List of unsolved problems in computer science
This article is a list of unsolved problems in computer science. A problem in computer science is considered unsolved when an expert in the field (i.e, a computer scientist) considers it unsolved or when several experts in the field disagree about a solution to a problem.
- P = NP problem
- NC = P problem
- NP = co-NP problem
- P = BPP problem
- P = PSPACE problem
- L = NL problem
- L = P problem
- L = RL problem
- What is the relationship between BQP and NP?
- Unique games conjecture
- Is the exponential time hypothesis true?
- Do one-way functions exist?
- Is public-key cryptography possible?
- What is the fastest algorithm for multiplication of two n-digit numbers?
- What is the fastest algorithm for matrix multiplication?
- Can integer factorization be done in polynomial time on a classical computer?
- Can the discrete logarithm be computed in polynomial time on a classical computer?
- Can the graph isomorphism problem be solved in polynomial time?
- Can parity games be solved in polynomial time?
- Can the rotation distance between two binary trees be computed in polynomial time?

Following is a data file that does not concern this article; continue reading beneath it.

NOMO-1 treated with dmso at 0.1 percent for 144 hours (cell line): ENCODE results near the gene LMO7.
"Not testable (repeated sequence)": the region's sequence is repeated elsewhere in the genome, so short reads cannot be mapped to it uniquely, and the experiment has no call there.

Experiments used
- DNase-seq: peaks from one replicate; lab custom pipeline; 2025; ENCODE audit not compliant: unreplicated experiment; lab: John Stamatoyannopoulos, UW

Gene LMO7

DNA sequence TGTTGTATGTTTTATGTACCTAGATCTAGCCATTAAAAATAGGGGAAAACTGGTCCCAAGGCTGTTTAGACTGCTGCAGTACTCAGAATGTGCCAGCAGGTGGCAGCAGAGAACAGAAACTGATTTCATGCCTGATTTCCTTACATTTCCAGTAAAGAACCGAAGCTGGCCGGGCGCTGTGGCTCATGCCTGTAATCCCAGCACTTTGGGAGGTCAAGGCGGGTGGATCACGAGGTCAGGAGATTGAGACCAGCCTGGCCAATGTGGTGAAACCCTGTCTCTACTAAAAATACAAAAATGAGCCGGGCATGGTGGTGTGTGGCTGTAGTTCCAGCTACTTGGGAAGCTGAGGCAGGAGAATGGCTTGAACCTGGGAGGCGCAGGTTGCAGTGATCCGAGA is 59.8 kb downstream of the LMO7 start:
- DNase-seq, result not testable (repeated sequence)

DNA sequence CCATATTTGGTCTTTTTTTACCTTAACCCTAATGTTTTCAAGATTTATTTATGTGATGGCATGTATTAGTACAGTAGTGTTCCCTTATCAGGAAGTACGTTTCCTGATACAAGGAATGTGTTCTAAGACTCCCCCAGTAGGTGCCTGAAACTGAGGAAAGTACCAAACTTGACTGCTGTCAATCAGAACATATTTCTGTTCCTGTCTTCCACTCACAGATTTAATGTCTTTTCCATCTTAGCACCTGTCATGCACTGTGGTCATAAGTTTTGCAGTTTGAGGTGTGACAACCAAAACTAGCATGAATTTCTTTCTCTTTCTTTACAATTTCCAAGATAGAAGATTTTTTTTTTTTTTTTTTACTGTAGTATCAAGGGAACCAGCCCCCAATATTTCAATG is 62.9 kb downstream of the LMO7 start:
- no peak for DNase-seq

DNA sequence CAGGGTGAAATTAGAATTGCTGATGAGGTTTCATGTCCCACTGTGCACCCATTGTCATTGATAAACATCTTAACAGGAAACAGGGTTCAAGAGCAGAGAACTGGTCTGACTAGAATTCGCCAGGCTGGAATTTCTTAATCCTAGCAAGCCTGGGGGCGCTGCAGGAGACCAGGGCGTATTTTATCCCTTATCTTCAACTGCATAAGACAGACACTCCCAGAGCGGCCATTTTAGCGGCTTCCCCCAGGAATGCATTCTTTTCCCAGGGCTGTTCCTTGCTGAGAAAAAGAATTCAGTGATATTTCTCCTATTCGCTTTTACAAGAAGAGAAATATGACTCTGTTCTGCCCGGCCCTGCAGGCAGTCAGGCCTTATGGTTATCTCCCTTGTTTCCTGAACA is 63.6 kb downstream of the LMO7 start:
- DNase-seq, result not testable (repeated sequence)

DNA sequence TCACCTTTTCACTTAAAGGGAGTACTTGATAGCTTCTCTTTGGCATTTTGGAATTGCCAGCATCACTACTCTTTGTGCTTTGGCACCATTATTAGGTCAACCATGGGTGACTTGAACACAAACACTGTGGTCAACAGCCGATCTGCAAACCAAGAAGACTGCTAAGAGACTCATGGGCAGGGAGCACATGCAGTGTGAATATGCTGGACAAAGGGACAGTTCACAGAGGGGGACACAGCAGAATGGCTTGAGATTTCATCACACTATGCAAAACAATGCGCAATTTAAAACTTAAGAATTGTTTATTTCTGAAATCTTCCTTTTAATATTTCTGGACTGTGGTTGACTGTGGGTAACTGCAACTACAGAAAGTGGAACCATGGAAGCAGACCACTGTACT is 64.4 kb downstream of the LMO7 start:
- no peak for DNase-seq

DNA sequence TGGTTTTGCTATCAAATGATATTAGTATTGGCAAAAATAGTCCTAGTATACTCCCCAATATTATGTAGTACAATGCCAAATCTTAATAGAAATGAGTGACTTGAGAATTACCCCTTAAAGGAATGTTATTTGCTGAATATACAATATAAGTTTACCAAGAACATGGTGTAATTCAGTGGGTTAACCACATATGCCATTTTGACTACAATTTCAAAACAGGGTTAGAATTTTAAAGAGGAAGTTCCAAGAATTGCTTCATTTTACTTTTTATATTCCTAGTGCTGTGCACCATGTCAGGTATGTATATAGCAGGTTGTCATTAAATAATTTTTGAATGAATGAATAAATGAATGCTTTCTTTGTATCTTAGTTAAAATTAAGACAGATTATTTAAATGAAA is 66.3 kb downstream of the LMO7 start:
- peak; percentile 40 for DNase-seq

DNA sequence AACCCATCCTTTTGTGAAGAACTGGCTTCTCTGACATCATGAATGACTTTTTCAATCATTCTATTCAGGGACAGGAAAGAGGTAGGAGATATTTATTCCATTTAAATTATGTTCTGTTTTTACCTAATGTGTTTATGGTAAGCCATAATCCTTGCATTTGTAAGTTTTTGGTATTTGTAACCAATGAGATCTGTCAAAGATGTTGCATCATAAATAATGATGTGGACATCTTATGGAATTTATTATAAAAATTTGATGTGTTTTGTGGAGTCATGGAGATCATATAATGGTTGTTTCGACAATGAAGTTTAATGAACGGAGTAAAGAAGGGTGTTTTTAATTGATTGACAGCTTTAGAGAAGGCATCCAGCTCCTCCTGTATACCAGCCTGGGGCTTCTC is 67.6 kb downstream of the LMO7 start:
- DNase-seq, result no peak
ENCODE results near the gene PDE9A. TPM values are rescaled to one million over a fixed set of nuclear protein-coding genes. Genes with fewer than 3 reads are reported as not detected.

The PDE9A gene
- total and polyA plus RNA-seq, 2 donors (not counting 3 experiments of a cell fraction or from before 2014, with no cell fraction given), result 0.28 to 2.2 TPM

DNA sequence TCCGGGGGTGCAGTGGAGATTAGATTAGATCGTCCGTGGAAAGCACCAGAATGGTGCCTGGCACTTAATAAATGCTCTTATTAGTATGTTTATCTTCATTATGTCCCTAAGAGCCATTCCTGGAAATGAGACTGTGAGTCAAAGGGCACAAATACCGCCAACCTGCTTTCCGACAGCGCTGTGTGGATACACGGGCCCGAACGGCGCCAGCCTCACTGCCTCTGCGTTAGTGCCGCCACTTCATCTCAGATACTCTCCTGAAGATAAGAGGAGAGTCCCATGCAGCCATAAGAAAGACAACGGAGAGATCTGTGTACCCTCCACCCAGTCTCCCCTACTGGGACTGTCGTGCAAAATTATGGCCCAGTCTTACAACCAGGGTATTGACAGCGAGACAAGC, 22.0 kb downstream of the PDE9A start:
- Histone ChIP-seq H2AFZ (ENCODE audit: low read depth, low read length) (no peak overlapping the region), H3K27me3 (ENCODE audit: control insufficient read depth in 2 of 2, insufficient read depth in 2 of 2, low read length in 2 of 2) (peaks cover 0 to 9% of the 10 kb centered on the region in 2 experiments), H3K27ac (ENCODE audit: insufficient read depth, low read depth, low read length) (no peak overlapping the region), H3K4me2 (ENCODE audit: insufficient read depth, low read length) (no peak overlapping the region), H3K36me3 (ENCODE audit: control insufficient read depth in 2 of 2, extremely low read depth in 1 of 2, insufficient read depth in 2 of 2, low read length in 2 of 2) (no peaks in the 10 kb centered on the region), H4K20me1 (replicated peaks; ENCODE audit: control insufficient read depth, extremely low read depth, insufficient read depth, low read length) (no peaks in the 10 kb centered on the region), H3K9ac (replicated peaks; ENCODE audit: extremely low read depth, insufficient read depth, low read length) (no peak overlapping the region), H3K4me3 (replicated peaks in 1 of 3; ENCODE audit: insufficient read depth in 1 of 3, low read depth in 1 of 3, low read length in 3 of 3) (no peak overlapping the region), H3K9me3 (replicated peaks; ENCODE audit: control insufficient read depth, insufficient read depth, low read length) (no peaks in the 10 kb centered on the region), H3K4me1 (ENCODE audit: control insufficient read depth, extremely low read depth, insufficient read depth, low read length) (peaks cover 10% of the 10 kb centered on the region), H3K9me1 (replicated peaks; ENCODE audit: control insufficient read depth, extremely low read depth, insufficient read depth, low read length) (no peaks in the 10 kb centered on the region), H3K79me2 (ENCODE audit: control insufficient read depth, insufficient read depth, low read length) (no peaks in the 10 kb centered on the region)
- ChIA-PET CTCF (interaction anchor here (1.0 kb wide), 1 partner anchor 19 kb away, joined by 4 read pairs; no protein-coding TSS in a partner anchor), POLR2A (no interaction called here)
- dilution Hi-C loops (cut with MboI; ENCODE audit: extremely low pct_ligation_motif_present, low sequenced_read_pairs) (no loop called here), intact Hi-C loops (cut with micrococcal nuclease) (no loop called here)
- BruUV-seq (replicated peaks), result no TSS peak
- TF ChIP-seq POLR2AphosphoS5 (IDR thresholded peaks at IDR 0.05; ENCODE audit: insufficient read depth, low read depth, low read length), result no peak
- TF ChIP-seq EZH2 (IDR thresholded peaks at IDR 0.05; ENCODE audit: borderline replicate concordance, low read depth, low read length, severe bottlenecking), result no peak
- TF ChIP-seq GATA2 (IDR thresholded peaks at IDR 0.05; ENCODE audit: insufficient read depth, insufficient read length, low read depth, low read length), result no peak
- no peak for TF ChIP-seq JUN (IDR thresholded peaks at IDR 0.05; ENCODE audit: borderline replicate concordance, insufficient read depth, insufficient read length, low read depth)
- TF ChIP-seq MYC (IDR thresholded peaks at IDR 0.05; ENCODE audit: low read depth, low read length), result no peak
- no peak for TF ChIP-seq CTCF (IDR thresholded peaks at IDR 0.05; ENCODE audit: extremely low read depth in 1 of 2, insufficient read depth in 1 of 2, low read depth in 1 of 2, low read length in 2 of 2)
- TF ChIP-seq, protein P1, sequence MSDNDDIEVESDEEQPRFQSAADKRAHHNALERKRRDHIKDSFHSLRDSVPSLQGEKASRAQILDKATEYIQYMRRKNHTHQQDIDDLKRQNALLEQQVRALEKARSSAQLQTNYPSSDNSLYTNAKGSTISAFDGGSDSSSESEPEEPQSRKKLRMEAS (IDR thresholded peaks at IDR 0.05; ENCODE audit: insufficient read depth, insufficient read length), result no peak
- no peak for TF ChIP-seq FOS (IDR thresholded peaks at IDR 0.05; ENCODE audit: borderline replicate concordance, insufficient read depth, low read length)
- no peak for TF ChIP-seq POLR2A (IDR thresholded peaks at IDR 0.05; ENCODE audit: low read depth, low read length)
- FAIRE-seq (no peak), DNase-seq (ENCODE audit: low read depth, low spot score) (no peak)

- Does linear programming admit a strongly polynomial-time algorithm? This is problem #9 in Smale's list of problems.
- What is the lower bound on the complexity of fast Fourier transform algorithms? Can they be faster than Θ (N log N)?
- Dynamic optimality conjecture for splay trees
- K-server problem
- Can X + Y sorting be done in strictly less than O(n2 log n) time?
- Is there a bounded-time algorithm for Envy-free cake-cutting?
- Major unsolved problems in theoretical computer science on StackExchange.
- Open problems around exact algorithms by Gerhard J. Woeginger, Discrete Applied Mathematics 156 (2008) 397–405.
- Challenges for Theoretical Computer Science (Broken link)
- The Open Problems Project – open problems in computational geometry and related fields.
- The RTA list of open problems – open problems in rewriting.
- The TLCA List of Open Problems – open problems in area typed lambda calculus.